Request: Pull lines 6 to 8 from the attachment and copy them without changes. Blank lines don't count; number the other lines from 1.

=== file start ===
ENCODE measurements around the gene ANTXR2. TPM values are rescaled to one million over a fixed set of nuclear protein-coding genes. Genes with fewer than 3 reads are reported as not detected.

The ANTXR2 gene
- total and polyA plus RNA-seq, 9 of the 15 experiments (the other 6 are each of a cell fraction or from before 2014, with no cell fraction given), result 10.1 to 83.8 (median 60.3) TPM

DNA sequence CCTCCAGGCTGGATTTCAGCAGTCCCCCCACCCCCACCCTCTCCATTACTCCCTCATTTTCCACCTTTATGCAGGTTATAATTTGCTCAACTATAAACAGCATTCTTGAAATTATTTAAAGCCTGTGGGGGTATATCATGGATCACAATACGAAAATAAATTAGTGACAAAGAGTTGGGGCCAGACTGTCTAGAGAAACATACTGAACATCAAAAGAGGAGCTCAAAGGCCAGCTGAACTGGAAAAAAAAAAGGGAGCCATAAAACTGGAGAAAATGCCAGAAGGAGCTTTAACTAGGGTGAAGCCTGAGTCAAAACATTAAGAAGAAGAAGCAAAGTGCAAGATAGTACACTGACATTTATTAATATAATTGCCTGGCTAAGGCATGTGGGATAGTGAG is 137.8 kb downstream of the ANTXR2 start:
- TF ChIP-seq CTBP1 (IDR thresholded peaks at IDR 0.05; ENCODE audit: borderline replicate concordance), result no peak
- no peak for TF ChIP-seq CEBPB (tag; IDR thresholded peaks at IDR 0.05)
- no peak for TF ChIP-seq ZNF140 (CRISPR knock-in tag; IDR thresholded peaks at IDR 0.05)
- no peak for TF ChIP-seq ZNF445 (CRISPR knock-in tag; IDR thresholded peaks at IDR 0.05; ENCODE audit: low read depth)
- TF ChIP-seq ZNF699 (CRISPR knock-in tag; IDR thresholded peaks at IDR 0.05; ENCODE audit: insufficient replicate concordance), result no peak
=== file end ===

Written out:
- no peak for TF ChIP-seq CEBPB (tag; IDR thresholded peaks at IDR 0.05)
- no peak for TF ChIP-seq ZNF140 (CRISPR knock-in tag; IDR thresholded peaks at IDR 0.05)
- no peak for TF ChIP-seq ZNF445 (CRISPR knock-in tag; IDR thresholded peaks at IDR 0.05; ENCODE audit: low read depth)